• I spent 6 hours last night typing up math tests for the year 12 and year 13 math teachers. Microsoft Word is not fraction friendly. Or variable friendly. Or exponent friendly. Or radical friendly.
  • I downloaded “With Arms Outstretched” from Rilo Kiley and “Cotton” from The Mountain Goat, both songs from Weeds. Weeds has really good music.
  • School is kind of a mess. We have mid-year exams approaching, and I am seriously skeptical of my students’ abilities, so I’ve been trying to cram as much information into their heads as they can stomach. But Culture Day is also quickly approaching, and that’s kind of a big deal around here. So we’ve been ending school early most days so the kids can practice their singing and dancing, which is cool… but they do have to take the test before Culture Day. So I’m worried.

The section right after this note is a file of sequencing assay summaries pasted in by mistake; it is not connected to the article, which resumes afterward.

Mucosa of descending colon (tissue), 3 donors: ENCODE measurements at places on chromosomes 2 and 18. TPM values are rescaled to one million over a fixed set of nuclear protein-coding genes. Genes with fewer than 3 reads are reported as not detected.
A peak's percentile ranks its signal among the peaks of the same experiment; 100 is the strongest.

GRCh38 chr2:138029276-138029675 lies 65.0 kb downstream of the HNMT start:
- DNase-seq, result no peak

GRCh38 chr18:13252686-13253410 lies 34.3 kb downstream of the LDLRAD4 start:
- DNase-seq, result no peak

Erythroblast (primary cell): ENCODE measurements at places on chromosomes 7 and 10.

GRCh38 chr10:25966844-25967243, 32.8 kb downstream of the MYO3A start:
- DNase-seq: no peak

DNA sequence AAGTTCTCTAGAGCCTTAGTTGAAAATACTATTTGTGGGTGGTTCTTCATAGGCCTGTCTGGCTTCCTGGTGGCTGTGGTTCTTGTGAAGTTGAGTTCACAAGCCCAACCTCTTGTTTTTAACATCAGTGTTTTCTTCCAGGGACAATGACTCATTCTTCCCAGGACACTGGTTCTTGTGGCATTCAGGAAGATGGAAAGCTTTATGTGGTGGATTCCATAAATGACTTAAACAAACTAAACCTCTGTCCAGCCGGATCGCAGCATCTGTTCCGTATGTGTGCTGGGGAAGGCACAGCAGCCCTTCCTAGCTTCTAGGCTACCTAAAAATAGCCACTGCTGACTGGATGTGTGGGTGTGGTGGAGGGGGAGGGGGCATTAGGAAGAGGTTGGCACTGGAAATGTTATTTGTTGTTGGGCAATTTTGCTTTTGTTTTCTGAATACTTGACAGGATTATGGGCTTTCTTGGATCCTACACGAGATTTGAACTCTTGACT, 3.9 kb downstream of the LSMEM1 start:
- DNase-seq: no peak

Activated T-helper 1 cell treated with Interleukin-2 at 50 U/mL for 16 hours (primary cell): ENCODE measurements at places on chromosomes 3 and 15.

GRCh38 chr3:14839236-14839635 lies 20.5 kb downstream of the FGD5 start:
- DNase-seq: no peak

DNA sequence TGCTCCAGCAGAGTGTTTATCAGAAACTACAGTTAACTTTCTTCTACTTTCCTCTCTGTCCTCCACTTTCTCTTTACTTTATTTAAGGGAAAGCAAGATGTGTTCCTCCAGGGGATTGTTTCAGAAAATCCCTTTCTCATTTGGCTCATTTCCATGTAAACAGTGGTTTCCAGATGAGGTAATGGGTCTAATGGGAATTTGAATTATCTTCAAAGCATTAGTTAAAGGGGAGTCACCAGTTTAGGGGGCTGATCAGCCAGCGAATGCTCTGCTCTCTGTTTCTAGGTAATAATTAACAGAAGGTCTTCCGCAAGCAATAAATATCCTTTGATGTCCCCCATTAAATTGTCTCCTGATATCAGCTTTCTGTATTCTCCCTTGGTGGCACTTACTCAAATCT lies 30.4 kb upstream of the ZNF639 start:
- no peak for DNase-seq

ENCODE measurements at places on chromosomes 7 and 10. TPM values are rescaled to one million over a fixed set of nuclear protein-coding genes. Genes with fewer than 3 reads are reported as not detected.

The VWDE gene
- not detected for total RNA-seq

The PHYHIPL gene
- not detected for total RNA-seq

• Also, my server crashed. On our first day back, I went to turn it on in the morning and it let out this dying sound that was the audio version of the blue screen of death. At one point before interval, it came back to life, but I didn’t rescue any files before I came back from interval. And by then it was dead again.
  • I think the blog moved up the ladder in Google’s eyes, and I’ve been getting a fair amount of hits from people doing image searches (for pigs and buses). A few more random Google searchers have come across the blog too. My favourite was someone who’d searched for “Bowhunting PowerPoint Background.” I can’t decide if that presentation sounds terrible or awesome.